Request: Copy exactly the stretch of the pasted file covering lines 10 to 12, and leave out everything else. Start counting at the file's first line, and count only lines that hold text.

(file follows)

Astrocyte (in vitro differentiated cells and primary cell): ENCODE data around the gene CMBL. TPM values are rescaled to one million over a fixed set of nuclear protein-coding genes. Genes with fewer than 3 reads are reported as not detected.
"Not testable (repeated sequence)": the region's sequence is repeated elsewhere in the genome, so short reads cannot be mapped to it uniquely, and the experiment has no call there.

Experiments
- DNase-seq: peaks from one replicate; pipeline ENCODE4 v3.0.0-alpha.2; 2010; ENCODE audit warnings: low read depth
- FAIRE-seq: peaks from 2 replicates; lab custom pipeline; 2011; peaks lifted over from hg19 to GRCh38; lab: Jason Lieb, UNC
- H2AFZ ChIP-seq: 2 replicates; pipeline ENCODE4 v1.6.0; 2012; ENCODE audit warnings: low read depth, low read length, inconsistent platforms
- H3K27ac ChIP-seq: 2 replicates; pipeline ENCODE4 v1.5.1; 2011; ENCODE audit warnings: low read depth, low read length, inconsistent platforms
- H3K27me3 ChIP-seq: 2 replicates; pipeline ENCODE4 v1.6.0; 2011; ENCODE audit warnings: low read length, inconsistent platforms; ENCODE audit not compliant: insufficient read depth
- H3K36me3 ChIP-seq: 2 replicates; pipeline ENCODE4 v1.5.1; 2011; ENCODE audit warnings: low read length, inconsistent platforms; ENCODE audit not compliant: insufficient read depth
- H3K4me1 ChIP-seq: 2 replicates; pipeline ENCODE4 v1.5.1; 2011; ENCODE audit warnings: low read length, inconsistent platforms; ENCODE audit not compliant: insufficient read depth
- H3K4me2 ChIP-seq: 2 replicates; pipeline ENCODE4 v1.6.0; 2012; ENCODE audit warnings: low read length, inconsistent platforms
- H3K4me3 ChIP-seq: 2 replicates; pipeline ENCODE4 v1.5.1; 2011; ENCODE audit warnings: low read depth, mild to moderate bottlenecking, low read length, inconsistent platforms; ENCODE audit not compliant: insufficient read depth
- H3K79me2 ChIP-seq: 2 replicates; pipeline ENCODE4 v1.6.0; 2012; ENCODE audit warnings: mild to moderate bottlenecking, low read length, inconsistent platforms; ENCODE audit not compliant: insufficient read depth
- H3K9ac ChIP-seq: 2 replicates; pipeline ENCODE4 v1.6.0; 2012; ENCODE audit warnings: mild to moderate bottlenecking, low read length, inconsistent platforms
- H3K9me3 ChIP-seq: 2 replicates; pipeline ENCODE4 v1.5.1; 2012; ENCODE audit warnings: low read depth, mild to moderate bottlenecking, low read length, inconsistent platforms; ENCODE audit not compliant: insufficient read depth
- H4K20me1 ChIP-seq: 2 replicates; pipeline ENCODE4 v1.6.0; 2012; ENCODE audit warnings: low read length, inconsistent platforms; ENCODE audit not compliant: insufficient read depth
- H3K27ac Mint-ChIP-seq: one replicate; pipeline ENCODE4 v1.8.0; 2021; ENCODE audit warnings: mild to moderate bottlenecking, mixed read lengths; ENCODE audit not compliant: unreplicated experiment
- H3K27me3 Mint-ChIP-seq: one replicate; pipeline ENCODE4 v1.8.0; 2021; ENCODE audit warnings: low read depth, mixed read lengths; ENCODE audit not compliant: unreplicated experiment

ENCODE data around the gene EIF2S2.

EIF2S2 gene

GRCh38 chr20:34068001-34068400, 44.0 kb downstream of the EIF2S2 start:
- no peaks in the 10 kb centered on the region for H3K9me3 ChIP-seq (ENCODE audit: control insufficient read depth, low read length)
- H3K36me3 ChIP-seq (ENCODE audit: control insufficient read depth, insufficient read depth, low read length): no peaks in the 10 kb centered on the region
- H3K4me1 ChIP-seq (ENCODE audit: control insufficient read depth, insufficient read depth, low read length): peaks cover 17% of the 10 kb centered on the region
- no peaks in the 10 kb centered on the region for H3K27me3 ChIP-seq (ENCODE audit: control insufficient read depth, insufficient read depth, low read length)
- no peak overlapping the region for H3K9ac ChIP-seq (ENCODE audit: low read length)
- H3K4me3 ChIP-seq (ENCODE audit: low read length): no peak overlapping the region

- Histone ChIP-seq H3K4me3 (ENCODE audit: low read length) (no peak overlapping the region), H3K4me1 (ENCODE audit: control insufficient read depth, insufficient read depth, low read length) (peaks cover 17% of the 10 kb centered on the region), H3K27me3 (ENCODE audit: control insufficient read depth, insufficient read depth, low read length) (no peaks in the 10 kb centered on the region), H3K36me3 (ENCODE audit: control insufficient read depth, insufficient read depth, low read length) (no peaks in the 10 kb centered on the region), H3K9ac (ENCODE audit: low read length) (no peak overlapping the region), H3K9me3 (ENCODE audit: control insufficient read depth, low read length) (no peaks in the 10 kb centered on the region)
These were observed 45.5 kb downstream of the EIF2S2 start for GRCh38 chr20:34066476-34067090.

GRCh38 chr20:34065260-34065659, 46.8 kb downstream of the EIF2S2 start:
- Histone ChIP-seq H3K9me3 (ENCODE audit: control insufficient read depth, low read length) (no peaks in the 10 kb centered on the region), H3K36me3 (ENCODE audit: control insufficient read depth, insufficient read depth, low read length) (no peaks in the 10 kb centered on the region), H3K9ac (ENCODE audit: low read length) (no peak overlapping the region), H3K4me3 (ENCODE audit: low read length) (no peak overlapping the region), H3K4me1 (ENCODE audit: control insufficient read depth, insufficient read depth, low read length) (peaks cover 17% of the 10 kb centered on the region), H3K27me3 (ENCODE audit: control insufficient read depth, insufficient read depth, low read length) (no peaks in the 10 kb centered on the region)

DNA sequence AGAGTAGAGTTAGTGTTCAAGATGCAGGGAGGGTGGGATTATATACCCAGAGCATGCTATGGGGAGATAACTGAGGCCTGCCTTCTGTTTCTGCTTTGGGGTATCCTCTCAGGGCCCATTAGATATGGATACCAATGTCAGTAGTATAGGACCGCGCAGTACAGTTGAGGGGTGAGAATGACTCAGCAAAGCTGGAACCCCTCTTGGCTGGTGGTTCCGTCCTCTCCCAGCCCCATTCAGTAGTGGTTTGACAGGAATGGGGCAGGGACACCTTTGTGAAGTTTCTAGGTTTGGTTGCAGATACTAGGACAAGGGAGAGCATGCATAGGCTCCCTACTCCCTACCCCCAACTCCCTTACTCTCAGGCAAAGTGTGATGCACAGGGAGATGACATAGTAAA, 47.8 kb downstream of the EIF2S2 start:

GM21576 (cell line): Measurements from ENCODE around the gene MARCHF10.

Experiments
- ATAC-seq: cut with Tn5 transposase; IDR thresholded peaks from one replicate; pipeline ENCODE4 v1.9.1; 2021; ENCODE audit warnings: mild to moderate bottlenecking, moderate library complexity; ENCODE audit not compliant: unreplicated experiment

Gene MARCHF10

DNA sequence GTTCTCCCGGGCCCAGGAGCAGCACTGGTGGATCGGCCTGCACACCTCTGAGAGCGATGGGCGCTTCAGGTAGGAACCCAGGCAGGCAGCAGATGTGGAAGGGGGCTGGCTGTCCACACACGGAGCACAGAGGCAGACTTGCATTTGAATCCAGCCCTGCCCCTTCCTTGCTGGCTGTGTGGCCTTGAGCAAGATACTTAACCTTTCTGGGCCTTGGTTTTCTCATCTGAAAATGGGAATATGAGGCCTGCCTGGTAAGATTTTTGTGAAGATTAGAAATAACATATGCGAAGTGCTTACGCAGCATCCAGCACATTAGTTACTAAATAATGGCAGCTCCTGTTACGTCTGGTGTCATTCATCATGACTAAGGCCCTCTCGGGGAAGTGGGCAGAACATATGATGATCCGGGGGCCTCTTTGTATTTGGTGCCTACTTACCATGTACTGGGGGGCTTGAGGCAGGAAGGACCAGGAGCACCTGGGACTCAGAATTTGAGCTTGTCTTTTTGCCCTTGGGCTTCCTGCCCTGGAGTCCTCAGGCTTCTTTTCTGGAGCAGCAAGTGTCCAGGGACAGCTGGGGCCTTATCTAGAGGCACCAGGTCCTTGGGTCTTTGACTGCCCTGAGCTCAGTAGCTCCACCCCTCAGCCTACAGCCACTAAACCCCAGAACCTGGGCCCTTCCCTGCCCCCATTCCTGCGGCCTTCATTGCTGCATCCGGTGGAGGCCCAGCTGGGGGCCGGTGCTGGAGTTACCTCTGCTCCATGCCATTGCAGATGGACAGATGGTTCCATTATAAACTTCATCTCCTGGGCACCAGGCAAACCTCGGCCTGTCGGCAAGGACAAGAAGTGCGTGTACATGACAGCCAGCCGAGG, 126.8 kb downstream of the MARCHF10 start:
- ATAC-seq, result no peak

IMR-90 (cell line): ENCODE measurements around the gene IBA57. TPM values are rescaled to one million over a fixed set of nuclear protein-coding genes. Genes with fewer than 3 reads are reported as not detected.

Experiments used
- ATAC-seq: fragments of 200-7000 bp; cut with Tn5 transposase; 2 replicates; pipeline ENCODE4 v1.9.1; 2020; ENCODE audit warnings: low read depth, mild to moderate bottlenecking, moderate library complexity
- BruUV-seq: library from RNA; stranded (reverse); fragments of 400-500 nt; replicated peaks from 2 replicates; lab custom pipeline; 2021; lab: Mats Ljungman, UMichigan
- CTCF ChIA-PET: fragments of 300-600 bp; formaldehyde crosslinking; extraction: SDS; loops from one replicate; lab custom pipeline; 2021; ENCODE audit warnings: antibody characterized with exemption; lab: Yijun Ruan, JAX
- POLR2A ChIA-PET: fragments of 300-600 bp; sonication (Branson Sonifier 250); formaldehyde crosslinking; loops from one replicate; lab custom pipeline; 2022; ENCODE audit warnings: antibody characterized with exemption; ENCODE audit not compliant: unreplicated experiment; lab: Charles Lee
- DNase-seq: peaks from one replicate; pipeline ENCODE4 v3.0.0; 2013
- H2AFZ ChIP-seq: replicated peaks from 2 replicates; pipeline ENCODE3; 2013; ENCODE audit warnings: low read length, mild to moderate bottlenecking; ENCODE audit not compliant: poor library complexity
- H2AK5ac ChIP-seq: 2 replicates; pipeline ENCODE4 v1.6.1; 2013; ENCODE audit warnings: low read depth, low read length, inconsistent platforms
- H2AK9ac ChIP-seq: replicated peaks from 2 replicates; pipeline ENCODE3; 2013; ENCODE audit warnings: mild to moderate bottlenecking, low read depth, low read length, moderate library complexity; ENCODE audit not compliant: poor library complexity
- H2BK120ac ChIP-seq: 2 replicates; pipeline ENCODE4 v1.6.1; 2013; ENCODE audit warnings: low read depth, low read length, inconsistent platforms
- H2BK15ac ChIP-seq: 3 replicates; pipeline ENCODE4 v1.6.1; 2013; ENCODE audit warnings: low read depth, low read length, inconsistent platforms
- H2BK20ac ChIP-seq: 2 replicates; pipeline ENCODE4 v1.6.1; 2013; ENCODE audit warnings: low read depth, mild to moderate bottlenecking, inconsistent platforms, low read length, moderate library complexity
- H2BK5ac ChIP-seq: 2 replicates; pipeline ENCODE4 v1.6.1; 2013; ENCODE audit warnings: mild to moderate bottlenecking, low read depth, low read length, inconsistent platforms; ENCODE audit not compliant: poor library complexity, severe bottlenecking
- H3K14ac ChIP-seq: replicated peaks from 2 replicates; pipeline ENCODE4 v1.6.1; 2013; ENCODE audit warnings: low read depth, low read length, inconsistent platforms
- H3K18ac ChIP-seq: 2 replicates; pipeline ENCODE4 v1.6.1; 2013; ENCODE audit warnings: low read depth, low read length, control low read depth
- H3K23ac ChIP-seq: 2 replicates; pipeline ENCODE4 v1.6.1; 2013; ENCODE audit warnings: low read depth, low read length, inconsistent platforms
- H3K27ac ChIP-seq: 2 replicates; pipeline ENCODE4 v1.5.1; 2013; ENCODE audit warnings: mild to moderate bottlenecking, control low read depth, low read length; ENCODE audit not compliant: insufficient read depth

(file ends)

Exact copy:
- H3K4me1 ChIP-seq: 2 replicates; pipeline ENCODE4 v1.5.1; 2011; ENCODE audit warnings: low read length, inconsistent platforms; ENCODE audit not compliant: insufficient read depth
- H3K4me2 ChIP-seq: 2 replicates; pipeline ENCODE4 v1.6.0; 2012; ENCODE audit warnings: low read length, inconsistent platforms
- H3K4me3 ChIP-seq: 2 replicates; pipeline ENCODE4 v1.5.1; 2011; ENCODE audit warnings: low read depth, mild to moderate bottlenecking, low read length, inconsistent platforms; ENCODE audit not compliant: insufficient read depth